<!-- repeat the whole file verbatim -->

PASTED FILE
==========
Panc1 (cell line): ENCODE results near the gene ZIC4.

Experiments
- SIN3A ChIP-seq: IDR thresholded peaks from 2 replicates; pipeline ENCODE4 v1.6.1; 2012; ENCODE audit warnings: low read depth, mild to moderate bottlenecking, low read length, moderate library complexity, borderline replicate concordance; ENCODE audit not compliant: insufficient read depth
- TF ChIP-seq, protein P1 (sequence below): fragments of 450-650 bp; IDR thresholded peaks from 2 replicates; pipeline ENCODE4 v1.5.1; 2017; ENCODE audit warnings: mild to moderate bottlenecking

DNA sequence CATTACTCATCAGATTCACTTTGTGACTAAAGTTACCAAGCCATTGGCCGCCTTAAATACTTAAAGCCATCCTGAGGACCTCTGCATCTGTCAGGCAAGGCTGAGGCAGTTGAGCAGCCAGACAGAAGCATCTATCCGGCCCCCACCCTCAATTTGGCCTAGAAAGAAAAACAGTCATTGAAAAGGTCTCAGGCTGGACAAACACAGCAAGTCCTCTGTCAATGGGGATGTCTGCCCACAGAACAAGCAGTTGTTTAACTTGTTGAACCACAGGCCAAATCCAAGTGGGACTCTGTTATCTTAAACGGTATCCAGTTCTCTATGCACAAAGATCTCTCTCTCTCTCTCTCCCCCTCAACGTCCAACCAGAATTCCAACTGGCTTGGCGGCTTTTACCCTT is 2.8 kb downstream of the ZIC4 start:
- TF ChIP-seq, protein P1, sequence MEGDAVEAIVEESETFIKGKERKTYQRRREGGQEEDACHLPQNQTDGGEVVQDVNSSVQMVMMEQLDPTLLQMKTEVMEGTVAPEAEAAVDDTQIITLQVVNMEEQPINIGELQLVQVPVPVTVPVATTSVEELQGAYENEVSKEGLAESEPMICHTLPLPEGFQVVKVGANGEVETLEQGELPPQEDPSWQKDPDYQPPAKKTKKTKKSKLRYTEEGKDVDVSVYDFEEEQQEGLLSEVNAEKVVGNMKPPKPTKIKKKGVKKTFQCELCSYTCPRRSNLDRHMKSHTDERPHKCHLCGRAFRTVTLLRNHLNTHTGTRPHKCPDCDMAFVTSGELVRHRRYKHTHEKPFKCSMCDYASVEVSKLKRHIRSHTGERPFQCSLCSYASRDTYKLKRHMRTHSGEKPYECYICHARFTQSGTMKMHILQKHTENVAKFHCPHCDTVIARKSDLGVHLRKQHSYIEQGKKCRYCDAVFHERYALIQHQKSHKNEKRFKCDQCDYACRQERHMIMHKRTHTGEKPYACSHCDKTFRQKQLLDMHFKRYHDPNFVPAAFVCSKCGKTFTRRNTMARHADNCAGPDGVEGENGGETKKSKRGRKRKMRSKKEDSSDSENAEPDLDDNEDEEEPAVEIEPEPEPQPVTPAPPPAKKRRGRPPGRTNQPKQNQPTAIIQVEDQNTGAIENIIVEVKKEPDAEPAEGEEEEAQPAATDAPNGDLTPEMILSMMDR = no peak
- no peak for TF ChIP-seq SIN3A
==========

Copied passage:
Panc1 (cell line): ENCODE results near the gene ZIC4.

Experiments
- SIN3A ChIP-seq: IDR thresholded peaks from 2 replicates; pipeline ENCODE4 v1.6.1; 2012; ENCODE audit warnings: low read depth, mild to moderate bottlenecking, low read length, moderate library complexity, borderline replicate concordance; ENCODE audit not compliant: insufficient read depth
- TF ChIP-seq, protein P1 (sequence below): fragments of 450-650 bp; IDR thresholded peaks from 2 replicates; pipeline ENCODE4 v1.5.1; 2017; ENCODE audit warnings: mild to moderate bottlenecking

DNA sequence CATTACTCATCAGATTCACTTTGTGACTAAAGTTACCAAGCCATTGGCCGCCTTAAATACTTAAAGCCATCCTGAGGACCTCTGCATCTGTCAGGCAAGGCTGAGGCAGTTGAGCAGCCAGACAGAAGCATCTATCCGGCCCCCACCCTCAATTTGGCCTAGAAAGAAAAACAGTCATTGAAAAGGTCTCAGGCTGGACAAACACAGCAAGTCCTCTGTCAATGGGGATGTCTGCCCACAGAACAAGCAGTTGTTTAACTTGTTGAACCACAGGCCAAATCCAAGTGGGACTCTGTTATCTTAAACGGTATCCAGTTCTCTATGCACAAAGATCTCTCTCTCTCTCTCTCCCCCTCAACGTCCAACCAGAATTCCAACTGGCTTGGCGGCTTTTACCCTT is 2.8 kb downstream of the ZIC4 start:
- TF ChIP-seq, protein P1, sequence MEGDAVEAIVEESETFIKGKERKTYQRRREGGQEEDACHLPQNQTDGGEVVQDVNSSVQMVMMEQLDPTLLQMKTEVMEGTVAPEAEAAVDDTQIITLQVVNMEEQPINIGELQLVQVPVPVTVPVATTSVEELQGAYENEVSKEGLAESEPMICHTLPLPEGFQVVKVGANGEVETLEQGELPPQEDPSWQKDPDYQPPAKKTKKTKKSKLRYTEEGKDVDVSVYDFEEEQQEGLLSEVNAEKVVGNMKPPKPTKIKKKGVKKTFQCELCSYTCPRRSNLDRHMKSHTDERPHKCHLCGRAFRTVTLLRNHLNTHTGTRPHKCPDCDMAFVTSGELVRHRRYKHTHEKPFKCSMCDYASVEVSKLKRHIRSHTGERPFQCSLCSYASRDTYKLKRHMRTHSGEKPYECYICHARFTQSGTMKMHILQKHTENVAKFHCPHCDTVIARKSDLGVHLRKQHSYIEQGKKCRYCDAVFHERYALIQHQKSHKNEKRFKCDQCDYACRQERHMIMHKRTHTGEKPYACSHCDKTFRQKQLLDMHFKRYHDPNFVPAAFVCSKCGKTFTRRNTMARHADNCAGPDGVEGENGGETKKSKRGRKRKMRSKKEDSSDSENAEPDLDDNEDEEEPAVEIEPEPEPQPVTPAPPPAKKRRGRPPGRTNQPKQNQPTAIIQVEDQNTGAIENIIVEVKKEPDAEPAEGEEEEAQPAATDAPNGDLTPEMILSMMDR = no peak
- no peak for TF ChIP-seq SIN3A